12 Articles Every Aspiring Economist Should Read | Steven Horwitz

Here are 12 important articles to help you understand sound economics, ideally before you head off to grad school in economics.

Note: Coase, Hayek, McCloskey, Alchian, Buchanan, Friedman, Lucas

Source: 12 Articles Every Aspiring Economist Should Read | Steven Horwitz

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Rappler and oblivion

I’ve tried to make sense of its business plan. Now and then they produce good work. The problem is in the in-between.

Click-bait for ads won’t work. Advertisers can monitor effectiveness.

Leading thoughts and brilliant conversation won’t either. They just leave you dangling, if you ask Simon and G.

Wannabe journalism cum political correctness is too a dead end. That would be too much on feelership. And also trying hard to mimic Huffington.

Can Rappler be a kinda FB for the in crowd? Not if it has to hang on FB to skate. The in-crowds can exist within FB as it is.

Could it be a pay-for-play version of Linked-In? For the PH market? Who will pay? Too thin.

Maybe some b-school type a la McKinsey is giving its investors advice. Only they’re not talking. If you had an undiscovered gold mine, would you?

I don’t know and know that I don’t. Maybe if they know, then they’d know. And I wouldn’t have to ask.

If only it could go to IPO, at least the early birds could do a ponzi dance. Good luck.

The shrinks might say cycling between bargaining and acceptance can take forever. But sooner not later the potato chips run out.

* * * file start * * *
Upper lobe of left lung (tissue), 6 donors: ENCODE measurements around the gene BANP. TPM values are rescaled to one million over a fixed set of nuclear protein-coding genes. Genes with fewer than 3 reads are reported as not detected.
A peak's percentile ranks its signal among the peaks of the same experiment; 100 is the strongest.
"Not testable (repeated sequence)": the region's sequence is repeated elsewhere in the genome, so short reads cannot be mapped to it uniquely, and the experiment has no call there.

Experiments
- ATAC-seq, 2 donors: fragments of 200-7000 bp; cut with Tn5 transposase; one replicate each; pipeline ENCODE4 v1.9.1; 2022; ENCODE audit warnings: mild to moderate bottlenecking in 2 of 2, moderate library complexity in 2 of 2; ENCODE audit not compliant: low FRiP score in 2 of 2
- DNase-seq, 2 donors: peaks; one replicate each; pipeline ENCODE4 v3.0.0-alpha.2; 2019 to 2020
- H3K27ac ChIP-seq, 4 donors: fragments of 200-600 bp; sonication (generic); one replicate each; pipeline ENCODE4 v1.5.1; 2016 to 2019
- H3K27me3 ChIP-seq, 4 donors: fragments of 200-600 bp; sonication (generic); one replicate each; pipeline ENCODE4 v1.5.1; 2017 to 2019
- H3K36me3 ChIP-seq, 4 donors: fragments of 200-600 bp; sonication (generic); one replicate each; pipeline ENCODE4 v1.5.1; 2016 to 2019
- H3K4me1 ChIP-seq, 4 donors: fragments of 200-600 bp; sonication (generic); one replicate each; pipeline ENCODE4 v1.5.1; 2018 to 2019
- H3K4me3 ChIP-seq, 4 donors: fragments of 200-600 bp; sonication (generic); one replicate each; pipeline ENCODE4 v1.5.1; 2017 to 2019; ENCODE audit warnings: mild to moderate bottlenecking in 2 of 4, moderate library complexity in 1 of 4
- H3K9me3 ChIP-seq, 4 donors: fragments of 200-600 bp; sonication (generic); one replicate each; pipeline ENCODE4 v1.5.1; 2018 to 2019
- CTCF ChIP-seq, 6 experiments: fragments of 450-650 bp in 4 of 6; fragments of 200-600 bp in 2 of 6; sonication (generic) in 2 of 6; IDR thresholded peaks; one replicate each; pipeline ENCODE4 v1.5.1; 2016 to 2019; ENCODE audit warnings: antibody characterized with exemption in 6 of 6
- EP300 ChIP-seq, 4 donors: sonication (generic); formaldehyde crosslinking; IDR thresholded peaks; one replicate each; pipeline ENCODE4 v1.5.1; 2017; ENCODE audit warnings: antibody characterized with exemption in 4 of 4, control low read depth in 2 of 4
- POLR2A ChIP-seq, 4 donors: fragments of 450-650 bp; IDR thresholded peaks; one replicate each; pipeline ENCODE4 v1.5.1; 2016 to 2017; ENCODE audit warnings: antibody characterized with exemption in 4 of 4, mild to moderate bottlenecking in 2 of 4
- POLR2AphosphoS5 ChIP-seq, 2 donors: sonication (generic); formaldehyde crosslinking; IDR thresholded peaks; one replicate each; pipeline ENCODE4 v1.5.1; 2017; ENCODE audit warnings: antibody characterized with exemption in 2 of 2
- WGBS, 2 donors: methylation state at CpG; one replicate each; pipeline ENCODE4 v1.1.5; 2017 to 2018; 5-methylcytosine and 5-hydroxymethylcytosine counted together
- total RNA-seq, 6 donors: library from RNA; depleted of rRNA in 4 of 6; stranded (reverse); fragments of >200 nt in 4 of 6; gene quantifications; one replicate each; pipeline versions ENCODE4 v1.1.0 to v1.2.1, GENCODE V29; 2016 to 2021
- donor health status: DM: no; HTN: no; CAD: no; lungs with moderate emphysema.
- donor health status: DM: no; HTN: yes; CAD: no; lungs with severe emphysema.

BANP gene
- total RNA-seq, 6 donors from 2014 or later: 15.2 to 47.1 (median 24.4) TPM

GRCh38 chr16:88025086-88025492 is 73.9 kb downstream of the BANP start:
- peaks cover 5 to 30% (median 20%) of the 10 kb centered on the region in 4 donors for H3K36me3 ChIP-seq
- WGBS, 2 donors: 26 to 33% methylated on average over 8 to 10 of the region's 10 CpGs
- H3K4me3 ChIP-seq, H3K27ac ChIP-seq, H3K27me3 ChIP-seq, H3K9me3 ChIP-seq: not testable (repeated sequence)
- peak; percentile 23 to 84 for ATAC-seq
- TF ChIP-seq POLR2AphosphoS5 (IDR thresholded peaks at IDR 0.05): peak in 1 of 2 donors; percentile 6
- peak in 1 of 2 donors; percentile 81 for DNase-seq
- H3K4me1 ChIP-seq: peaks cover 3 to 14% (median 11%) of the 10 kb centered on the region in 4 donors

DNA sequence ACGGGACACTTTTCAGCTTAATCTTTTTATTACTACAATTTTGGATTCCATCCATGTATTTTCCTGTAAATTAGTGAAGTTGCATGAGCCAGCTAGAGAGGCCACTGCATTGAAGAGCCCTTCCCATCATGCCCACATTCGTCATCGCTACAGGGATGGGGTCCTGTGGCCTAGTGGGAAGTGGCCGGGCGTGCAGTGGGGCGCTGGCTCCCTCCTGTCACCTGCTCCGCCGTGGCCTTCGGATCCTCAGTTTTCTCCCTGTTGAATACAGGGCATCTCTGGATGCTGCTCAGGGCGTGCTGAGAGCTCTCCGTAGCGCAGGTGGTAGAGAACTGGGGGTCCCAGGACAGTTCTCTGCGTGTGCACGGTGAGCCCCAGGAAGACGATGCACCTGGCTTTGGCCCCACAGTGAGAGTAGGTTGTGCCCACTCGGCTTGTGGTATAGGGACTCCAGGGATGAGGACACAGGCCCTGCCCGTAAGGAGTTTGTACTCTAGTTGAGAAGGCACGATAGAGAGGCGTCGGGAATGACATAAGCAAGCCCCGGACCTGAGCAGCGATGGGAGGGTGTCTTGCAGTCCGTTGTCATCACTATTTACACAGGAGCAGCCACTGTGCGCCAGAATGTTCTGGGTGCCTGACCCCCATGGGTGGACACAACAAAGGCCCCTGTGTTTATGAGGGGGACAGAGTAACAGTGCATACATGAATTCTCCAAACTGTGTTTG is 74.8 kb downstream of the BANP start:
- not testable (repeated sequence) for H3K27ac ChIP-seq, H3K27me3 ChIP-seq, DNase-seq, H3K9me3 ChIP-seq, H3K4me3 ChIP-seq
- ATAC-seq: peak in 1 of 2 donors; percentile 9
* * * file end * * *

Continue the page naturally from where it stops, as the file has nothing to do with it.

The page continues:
It is a puzzle.

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The value of Facebook

Early on, I saved a small bundle on hard copy subscriptions. Realizing that mainstream media was into ACDC was a bonus.

Of course, there remain honest folk in mainstream media. The trick is to know.

Someone smart said we need mainstream media to sort out the trash. True enough. Mainstream has to maintain at least the credibility and gravitas of a piece on its face. The troll and clickbait sites are uncovered soon enough, unless you’re too willing to be trolled.

So, what to do?

Find good friends and enemies. Find good people to follow.

What makes for “good?” It’s when they point you to something credible, or hint that something is unduly biased. Those with opposing views are best because you have to work against your own grain.

In the end, free expression is just a clause that works when people think.

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Averages don’t matter

Here’s a link to a discussion on statistics.  If you did some thinking, many things you don’t see have a powerful story.  Bastiat is famous for the cases of the unseen.

Hat tip to Don Boudreaux.


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HW for EC 11 – Macroeconomics and Unemployment

For readings, please refer to my lecture notes on macroeconomics, and to Mankiw’s chapter on the natural rate of unemployment. For extra-credit questions, you may have to do further research or readings.